Signs of Drywood Termites
Unlike a lot of different types of damage, termite damage is usually not covered by homeowners’ insurance plans. For this reason, people in areas prone to infestation need to know what they are up against. Many people mistakenly believe there is nothing they can do to prevent infestations. But in reality, annual inspections and certain home maintenance items are helpful in preventing these creatures from bothering your home.
In the North American continent, there are two major families of termites: subterranean and drywood. Both tend to feed on the cellulose material found in wood, including items like plants, carpeting, and even books. But while the subterranean termite burrows under the ground, drywood termites actually live within wood. Once a colony has established an access point to a home, it is capable of quickly covering a lot of ground and getting into walls and floors throughout the house. Any signs of infestation need to be quickly addressed because the drywood termite is relentless in its single minded destruction.
Sightings of Winged Reproductives
Once a colony of drywood termites has matured, swarmers or winged reproductives both male and female are produced and begin exiting the colony to create new colonies after they have mated. Warm temperatures and humid weather conditions bring out swarms in droves. Wet, warm spring weather is the perfect climate for reproductive termites to take flight and establish a colony. If you come across these swarmers, there is a very good chance your home has been infested or a colony is in the process of being established. Don’t wait. Contact qualified termite control professionals for an inspection searching for these drywood termites, locating possible entry points, and designing eradication protocol.
Notes on the Drywood Termite
This particular family of termites is not nearly as common as the subterranean variety. Drywood termites are usually found along the coast in southern and southwestern states. Although their numbers are relatively small, they cause tremendous damage. Infestations can be identified by piles of fecal pellets. They might be noticed in certain locations around the house such as the sills of your windows. Finding fecal pellets is sufficient cause to contact an inspector. Qualified termite control inspectors can thoroughly inspect your home, including making recommendations for any necessary work that might need to be done to get at inaccessible areas where these termites may be gaining entry.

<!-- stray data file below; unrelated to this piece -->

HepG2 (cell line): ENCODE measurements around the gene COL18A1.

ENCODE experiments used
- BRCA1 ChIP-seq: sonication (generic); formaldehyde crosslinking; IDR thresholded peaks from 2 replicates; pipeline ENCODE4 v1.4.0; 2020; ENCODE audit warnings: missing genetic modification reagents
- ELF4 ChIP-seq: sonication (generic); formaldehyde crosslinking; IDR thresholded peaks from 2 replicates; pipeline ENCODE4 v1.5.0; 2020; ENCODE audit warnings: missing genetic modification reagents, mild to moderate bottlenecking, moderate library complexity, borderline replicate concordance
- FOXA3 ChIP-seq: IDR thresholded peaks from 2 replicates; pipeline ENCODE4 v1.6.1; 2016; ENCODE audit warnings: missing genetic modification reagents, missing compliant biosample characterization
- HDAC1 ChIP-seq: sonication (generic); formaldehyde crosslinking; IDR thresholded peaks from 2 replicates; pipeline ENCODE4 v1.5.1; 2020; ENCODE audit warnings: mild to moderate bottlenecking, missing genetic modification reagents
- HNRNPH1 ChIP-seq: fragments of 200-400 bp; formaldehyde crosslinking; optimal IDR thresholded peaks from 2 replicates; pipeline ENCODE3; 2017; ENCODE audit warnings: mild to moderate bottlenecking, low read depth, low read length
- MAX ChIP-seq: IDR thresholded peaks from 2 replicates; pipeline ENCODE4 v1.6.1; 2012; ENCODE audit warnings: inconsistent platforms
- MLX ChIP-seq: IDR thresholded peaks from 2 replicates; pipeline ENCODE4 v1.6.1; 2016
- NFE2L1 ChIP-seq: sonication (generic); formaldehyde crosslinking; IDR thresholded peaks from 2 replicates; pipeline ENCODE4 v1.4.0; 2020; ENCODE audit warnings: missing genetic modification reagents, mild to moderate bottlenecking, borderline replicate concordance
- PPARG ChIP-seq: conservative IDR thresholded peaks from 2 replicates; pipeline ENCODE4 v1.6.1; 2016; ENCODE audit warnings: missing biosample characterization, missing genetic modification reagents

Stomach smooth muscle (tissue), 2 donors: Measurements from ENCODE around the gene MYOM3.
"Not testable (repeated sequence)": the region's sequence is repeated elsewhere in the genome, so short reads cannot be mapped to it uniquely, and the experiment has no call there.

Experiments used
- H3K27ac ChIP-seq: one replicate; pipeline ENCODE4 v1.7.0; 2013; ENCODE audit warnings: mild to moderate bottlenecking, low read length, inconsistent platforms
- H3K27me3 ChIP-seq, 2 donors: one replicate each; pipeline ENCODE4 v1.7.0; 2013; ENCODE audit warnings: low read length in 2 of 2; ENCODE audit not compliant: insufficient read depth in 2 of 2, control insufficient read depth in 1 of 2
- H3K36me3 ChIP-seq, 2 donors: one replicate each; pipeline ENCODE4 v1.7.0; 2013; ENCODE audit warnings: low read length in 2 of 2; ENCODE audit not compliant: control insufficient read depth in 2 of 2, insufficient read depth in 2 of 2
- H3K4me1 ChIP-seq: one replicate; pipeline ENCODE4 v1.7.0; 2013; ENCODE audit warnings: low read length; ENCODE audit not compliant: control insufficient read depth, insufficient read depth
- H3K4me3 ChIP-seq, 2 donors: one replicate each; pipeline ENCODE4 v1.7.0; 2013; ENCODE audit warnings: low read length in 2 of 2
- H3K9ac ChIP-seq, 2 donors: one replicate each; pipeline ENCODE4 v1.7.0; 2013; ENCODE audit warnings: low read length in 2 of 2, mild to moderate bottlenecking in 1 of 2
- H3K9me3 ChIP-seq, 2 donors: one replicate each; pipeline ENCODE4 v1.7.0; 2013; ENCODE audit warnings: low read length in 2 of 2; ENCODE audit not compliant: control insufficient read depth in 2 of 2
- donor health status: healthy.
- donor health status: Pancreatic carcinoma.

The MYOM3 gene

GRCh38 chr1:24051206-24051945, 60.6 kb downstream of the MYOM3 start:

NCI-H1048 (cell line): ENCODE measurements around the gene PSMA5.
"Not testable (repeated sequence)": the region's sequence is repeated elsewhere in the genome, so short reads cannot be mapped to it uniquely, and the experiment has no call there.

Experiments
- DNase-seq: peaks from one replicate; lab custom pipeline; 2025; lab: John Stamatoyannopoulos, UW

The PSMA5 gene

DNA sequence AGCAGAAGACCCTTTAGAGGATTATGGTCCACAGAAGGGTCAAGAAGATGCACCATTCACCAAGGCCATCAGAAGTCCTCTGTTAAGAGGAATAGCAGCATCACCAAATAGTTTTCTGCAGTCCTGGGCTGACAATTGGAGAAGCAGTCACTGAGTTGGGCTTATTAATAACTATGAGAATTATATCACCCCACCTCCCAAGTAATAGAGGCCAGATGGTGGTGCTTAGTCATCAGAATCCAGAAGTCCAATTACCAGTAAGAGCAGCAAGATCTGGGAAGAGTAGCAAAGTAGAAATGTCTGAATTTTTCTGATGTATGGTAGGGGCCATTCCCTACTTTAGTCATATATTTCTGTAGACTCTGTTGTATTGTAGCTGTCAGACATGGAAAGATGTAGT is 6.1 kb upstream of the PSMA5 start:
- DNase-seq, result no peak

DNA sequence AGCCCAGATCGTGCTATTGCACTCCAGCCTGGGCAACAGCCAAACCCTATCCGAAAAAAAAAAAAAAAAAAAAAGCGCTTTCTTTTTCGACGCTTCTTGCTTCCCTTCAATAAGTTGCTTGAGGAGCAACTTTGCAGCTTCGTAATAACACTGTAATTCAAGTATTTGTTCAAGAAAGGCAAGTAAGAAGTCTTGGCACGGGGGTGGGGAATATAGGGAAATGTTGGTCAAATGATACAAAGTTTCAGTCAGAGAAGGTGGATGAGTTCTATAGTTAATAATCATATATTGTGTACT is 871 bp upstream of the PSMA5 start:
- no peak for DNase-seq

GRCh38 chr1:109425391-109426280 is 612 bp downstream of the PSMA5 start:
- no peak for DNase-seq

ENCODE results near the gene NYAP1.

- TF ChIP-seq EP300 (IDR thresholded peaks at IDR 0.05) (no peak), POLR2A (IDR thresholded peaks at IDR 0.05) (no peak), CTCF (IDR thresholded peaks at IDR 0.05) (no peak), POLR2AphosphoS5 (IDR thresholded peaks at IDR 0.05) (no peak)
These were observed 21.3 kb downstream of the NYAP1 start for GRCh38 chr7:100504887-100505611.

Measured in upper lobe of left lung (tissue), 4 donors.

Areas Where Drywood Termites Reside
The drywood termite does not require contact with soil moisture. These termites build their colonies in structural wood, such as wooden fence posts, furniture, door, windows, and wall structures. They mostly live in the areas of the United States where freezing temperatures normally do not occur in the winter. They can, of course, end up in the north as well. Transported wood can bring drywood termites north, resulting in isolated pockets of the drywood family where they usually do not reside.
If you live in the southern and southwestern regions where these termites are common, you should probably always be on the lookout for signs of possible infestation. In particularly prone areas, annual inspections are always a good idea and money well spent. In the event of an infestation, catching it early enough to save the structural integrity of your home can be priceless.
Since they reside inside the structure of wood, detection can be difficult. Fecal pellets are usually the one clue providing the best hunch that these creatures may be present in your home. The fecal pellets of drywood termites are about the size of table salt, and they can often accumulate below the location of an infestation.